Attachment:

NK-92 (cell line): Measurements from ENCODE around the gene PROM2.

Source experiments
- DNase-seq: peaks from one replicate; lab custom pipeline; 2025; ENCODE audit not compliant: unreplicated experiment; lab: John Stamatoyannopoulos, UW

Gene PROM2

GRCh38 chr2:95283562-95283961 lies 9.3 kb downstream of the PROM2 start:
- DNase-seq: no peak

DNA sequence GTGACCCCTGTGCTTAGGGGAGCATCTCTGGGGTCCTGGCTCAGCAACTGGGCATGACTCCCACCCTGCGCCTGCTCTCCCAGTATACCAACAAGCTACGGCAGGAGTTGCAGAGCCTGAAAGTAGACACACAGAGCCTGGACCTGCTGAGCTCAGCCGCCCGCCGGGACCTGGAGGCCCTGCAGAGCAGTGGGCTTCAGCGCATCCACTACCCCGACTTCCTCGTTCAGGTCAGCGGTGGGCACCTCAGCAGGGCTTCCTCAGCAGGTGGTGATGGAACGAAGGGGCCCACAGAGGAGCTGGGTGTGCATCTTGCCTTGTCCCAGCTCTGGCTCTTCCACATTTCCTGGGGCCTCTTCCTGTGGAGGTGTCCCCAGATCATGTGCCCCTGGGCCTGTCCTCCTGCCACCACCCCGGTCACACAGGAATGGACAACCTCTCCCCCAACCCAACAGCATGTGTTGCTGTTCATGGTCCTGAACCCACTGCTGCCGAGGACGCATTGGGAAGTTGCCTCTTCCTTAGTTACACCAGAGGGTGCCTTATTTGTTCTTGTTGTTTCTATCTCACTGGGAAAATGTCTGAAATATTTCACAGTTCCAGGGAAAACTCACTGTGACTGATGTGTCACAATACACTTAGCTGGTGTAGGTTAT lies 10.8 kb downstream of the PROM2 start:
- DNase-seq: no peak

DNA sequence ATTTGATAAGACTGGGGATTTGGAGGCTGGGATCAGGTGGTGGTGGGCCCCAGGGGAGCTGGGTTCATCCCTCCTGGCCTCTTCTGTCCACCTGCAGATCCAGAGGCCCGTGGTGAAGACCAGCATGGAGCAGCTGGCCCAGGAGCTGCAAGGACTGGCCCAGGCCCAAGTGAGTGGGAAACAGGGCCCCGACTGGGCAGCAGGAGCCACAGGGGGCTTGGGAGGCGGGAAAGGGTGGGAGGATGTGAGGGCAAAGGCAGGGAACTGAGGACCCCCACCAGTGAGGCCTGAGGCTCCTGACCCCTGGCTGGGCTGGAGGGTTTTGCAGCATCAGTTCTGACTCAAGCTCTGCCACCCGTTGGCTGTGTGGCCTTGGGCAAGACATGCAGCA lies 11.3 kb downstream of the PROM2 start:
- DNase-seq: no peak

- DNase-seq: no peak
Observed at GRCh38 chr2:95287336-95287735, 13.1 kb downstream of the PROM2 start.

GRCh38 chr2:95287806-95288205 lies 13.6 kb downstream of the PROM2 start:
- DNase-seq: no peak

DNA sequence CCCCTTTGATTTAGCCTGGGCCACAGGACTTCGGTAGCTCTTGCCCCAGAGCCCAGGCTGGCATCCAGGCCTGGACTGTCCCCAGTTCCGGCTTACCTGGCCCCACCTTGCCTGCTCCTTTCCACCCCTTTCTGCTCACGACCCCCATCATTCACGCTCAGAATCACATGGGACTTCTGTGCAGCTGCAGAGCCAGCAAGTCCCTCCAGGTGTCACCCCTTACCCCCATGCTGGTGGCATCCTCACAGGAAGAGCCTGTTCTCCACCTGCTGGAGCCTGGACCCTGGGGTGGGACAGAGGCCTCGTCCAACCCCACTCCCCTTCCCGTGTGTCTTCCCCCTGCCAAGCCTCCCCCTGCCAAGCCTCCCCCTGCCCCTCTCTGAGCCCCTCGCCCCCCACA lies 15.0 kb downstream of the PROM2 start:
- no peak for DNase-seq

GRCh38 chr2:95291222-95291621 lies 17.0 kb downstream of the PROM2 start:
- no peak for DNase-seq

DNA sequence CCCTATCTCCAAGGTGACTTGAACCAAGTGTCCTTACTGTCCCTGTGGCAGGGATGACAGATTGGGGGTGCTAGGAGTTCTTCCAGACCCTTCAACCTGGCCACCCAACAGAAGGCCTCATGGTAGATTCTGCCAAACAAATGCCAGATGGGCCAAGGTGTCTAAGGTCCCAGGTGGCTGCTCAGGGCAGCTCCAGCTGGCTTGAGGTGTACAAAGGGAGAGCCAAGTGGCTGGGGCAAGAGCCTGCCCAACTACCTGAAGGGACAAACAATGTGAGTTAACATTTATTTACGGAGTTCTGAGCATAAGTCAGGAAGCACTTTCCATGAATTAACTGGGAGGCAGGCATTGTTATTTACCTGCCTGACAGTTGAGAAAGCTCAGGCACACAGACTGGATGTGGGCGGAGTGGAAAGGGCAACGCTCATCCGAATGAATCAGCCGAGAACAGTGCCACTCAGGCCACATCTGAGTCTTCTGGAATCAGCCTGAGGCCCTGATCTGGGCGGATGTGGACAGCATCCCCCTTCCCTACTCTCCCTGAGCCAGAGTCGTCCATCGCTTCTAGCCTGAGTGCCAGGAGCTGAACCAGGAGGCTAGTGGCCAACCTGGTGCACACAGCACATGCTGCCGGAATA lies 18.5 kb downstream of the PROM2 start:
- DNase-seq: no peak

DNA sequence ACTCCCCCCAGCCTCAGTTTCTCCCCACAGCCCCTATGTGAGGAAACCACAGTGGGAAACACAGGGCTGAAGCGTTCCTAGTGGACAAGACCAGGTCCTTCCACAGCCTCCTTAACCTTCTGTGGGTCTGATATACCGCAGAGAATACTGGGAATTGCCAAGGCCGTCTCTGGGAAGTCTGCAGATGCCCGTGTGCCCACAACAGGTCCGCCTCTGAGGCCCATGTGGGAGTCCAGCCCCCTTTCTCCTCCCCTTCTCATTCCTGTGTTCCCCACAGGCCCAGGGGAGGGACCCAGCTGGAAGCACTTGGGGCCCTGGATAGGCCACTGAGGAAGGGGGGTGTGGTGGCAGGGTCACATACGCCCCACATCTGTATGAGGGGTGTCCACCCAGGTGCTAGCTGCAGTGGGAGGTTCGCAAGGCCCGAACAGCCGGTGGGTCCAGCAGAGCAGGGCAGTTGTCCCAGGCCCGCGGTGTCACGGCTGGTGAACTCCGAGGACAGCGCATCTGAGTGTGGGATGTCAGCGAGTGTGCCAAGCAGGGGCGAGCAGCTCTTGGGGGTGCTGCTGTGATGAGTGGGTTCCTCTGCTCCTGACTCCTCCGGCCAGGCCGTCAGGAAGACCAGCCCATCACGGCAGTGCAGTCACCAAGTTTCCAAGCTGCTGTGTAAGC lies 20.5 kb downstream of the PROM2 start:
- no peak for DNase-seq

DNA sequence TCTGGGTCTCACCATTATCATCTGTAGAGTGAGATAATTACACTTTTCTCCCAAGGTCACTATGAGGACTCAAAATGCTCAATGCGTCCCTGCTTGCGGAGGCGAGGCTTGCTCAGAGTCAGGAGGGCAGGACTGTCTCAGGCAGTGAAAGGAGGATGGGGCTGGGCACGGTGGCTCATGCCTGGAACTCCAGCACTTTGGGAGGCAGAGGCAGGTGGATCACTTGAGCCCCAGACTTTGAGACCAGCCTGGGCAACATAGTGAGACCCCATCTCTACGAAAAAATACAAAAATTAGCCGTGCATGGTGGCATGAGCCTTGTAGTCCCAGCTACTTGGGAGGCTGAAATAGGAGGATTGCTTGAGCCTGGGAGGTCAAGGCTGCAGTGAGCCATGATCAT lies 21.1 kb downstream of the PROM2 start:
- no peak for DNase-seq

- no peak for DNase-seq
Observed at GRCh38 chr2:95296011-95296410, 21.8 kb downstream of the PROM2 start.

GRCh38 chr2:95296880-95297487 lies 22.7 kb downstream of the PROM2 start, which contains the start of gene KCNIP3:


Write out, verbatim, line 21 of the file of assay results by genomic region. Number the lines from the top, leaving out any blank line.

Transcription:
DNA sequence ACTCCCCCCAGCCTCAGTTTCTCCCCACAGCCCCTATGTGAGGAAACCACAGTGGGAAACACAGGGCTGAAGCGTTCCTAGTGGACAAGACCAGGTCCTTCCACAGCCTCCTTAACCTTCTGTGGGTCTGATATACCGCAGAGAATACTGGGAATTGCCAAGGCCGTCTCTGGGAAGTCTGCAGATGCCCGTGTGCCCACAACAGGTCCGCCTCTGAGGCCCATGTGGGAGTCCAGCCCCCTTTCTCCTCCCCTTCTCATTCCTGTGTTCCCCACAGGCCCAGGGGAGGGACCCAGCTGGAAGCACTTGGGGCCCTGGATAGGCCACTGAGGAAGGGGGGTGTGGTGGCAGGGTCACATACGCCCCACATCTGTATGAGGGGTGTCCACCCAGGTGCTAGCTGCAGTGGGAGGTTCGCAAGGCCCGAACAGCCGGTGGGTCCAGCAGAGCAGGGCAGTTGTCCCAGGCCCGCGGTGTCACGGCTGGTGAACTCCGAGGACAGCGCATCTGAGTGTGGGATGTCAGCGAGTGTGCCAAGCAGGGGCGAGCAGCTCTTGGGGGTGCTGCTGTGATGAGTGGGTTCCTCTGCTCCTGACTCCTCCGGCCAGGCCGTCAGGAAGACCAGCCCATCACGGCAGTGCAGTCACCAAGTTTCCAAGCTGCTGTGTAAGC lies 20.5 kb downstream of the PROM2 start: